Don’s Top 10 For September 30, 1971
“The Time Machine” has her hot pants on & is groovin' with some great soul today, Thursday, September 30, 1971. But a rocker is #1…..
“Spanish Harlem” by Aretha Franklin
(#6 last week) Talk about updating a standard, making it more contemporary, yet keeping a classic feeling at the same time. That's what the Queen Of Soul accomplished with this gem, remaking Ben E. King's 1961 smash. Both manage to evoke such nostalgic feelings in me.
“Make It Funky, Pt. 1″ by James Brown
(#10 last week) Another jam from the man who's probably made more people dance than anyone in the history of music. And had more singles with “part 1″ on one side & “part 2″ on the other than anyone in the history of music.
“Smiling Faces Sometimes” by The Undisputed Truth
(#9 last week) Just an awesome record, so sophisticated in words & arrangement, & so memorable. Sounds as fresh today as 1971.
“Ain’t No Sunshine” by Bill Withers
(#8 last week) Anyone who listened to Dan Ingram on WABC in 1971 remembers how he would string together the “I know I know I know” part together about 119 times in a row, while bantering over it!
“Stick-Up” by The Honey Cone
(#5 last week) OMG, one of my all-time favorite hits!! So excited to play it again. The followup to thwe #1 “Want Ads”, this ALSO was a million-seller for these three “canaries” from L.A., but this one has been lost to time. Not this time! Dig it.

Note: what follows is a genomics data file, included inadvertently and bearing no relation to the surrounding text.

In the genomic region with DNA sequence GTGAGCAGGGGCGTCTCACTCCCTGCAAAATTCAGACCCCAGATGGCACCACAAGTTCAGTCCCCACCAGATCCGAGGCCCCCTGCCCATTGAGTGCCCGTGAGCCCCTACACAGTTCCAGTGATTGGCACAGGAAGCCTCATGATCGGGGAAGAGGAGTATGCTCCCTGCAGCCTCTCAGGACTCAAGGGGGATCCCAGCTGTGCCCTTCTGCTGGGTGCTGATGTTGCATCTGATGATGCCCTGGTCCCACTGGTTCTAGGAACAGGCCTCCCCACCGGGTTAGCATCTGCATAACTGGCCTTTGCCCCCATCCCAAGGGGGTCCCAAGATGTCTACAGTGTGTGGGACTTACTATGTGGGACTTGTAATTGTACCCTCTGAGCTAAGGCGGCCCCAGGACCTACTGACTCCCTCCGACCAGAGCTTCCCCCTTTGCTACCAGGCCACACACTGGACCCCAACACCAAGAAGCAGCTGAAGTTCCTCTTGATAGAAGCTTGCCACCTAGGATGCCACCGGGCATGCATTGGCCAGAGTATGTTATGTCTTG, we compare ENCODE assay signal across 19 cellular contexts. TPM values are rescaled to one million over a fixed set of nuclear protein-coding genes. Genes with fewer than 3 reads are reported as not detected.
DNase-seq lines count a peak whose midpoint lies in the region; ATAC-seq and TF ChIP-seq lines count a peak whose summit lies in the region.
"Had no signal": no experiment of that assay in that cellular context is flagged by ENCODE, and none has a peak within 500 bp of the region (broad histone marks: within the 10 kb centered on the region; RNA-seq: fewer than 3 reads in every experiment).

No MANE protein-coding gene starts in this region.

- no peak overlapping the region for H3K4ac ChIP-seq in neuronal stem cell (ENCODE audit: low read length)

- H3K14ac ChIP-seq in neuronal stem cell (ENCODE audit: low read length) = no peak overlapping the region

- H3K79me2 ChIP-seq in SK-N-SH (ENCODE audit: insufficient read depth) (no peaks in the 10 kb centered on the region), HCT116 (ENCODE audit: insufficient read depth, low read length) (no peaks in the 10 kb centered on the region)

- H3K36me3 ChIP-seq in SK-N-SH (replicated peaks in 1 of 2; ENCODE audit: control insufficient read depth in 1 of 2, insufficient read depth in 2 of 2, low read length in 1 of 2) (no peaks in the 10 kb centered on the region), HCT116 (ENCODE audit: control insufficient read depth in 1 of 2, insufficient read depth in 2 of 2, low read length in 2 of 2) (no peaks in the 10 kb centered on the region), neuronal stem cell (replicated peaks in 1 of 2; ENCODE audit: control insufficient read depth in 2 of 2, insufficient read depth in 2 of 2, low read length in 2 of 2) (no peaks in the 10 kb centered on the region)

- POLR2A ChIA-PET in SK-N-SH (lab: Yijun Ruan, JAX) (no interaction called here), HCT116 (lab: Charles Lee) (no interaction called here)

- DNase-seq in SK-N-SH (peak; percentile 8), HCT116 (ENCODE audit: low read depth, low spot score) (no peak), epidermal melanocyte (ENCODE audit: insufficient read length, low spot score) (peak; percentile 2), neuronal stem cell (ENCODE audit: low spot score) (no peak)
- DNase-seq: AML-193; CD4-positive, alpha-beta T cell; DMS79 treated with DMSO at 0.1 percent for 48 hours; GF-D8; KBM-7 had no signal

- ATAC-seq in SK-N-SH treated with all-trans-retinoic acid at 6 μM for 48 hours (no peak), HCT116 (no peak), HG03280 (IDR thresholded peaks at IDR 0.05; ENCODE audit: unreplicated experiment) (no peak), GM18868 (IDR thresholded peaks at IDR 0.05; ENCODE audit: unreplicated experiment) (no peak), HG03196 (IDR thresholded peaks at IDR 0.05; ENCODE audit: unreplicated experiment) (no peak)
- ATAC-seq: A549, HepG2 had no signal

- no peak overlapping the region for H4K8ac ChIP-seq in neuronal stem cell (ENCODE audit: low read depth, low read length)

“The Night They Drove Old Dixie Down” by Joan Baez
(#7 last week) We were a Joan Baez house growing up. Her music was played constantly, so I was thrilled when this song first done by The Band became her biggest hit. Voice of an angel.
“Superstar” by Carpenters
(#4 last week) Whatever pain Karen Carpenter was feeling, we sensed it. We sensed it. That's why she “cut through the clutter” & transcended her genre of “soft rock”. We were with her. We related to her. We weren't REALLY surprised when she died so young. But we cried. I hear this today & still get the chills.
“Uncle Albert/Admiral Halsey” by Paul & Linda McCartney
(#1 last week) Another lovely lady who left us way too young. This video really shows their love for each other, & the life they made escaping the “bubble” of Beatles fame in the early 70s. And what an inventive, unusual song. The whole “Ram ” album was great!
“Go Away Little Girl” by Donny Osmond
(#3 last week) As if 1971 wasn't already a huge year for Carole King, she scores a THIRD #1 song as a songwriter within three months with this remake of a 1963 hit by Steve Lawrence. Those Elvis-style jumpsuits. Ugh.
“Maggie May” by Rod Stewart
(#2 last week; 1st week at #1) Started out as a B side–“Reason To Believe” was the A. Rod was surprised that this was the song that made him a star, saying, “I still can't see how the single is such a big hit. It has no melody. Plenty of character and nice chords, but no melody.”